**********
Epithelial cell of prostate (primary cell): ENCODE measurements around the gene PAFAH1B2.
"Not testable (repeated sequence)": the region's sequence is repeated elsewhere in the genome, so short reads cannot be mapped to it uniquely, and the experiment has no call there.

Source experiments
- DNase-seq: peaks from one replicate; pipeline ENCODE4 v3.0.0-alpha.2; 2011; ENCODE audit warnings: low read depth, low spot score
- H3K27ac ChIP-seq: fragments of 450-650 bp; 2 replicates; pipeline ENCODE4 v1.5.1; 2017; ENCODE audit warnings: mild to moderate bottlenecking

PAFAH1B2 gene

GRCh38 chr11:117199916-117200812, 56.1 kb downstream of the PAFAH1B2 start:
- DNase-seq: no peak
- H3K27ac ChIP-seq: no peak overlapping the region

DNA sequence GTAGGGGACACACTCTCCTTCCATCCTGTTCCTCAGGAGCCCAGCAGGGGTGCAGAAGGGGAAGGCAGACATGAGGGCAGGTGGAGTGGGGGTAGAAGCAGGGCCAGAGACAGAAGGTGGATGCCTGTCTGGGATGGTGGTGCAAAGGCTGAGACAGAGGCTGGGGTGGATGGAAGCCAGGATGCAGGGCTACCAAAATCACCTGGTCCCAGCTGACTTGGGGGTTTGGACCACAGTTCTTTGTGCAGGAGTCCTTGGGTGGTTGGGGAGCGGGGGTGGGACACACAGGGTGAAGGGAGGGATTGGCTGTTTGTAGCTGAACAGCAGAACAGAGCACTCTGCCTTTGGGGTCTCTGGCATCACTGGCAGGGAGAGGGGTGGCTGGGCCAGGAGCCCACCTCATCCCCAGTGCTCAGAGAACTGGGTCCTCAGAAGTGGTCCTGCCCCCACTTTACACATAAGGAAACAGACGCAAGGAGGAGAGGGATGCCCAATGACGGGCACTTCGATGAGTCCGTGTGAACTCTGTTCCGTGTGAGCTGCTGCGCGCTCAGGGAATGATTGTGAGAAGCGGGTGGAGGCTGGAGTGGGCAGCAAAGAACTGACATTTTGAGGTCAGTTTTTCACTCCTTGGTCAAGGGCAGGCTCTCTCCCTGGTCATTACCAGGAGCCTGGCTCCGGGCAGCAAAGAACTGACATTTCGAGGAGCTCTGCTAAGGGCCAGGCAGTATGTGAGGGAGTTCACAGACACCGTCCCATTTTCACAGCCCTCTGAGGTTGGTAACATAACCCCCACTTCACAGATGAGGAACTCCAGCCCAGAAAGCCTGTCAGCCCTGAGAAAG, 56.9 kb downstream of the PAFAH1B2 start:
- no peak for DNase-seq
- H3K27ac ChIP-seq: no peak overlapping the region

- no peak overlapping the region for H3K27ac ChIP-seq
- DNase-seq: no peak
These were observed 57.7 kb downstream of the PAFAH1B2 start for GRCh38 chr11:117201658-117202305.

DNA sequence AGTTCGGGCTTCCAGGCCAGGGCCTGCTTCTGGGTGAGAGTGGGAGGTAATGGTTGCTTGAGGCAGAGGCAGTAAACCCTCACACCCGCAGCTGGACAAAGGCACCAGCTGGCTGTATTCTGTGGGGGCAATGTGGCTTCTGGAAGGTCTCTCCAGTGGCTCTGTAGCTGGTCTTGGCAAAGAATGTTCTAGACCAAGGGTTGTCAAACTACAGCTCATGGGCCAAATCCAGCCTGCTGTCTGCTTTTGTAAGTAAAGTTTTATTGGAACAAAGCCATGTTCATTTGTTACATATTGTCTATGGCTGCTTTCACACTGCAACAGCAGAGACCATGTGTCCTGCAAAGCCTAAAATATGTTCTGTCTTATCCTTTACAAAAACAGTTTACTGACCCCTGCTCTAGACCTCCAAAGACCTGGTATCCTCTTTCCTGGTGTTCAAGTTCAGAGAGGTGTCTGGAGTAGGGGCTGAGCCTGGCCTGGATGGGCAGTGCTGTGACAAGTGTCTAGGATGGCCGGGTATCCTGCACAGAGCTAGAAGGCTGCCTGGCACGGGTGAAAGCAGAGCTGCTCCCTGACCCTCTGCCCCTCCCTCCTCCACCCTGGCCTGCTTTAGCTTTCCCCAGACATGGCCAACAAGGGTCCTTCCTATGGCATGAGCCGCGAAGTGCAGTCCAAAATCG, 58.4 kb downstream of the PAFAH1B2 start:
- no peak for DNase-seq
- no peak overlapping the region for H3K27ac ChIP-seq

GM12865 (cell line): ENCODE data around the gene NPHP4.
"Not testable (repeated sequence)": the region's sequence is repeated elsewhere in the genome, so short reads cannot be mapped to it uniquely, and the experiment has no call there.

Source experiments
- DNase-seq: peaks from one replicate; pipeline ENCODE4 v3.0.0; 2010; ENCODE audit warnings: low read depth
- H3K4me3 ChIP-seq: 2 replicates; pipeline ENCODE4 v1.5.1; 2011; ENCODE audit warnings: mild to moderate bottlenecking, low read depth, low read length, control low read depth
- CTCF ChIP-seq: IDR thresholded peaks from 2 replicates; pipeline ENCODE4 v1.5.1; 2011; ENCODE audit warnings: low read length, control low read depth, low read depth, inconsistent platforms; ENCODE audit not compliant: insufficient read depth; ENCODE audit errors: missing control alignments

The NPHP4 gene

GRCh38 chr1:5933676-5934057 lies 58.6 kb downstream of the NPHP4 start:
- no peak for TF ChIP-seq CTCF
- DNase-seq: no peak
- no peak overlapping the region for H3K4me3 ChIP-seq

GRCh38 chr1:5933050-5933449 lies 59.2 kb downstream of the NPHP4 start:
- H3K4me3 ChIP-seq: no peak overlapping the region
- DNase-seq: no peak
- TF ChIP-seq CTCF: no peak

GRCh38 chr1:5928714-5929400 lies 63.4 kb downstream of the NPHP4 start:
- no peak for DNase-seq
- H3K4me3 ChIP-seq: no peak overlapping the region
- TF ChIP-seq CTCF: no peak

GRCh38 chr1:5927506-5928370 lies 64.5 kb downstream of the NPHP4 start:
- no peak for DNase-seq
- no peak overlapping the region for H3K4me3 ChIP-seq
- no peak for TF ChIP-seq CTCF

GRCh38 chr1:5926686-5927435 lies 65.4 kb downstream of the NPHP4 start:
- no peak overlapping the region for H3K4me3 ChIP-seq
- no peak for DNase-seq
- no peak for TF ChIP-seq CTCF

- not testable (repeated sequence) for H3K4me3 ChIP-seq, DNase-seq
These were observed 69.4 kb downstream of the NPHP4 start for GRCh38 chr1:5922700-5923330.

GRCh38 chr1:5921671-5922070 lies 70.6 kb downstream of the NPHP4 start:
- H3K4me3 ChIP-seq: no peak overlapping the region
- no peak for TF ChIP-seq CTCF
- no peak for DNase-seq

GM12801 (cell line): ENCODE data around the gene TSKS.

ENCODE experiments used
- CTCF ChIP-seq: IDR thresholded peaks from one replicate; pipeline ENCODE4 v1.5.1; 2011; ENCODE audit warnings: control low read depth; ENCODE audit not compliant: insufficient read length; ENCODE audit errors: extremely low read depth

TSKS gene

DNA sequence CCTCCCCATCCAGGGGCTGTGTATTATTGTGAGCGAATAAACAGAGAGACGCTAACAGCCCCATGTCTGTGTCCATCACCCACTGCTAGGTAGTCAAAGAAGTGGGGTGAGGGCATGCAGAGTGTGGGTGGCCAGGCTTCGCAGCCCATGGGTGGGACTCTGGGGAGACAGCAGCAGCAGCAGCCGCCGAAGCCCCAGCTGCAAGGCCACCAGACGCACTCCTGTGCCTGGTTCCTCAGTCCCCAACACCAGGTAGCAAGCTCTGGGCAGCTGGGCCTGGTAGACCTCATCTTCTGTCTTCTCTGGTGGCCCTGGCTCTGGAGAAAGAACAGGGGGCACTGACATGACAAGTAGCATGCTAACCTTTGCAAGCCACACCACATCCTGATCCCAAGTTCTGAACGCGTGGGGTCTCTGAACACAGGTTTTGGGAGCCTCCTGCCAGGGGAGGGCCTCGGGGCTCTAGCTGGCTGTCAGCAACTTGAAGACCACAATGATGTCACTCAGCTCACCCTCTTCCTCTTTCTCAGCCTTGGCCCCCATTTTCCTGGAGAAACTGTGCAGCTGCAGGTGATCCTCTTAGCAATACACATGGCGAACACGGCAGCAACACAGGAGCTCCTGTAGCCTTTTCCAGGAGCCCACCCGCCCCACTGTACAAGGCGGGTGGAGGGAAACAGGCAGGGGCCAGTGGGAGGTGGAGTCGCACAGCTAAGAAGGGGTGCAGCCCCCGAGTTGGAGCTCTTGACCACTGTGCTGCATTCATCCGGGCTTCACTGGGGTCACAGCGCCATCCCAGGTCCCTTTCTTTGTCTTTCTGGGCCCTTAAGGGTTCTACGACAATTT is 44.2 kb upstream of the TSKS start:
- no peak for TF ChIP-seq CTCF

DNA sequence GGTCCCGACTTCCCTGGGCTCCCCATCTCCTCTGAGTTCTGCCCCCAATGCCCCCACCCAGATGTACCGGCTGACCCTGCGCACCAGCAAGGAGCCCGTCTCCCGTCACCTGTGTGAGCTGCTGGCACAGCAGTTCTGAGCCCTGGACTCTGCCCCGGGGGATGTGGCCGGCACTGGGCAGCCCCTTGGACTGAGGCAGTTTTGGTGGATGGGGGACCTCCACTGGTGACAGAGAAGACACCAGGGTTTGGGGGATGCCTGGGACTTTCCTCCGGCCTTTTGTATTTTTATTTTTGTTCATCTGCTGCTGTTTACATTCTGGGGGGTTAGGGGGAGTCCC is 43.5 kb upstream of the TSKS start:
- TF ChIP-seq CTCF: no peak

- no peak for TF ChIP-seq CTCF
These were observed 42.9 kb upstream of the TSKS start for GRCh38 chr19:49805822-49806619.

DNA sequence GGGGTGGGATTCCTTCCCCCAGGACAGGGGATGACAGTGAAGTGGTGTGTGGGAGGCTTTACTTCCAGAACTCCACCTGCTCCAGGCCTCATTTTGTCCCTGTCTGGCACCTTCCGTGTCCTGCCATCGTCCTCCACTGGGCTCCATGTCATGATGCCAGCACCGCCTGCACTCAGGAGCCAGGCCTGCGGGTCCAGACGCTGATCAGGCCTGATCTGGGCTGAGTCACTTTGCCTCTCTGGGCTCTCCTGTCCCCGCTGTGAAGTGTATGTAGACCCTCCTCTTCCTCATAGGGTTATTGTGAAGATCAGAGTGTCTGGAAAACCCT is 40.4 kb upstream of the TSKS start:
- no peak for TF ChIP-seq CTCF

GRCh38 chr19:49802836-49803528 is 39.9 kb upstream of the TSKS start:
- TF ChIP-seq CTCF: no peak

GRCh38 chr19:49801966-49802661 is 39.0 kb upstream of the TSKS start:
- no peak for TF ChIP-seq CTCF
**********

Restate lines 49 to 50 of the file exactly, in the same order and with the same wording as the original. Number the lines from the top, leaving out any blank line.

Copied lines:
- H3K4me3 ChIP-seq: no peak overlapping the region
- no peak for TF ChIP-seq CTCF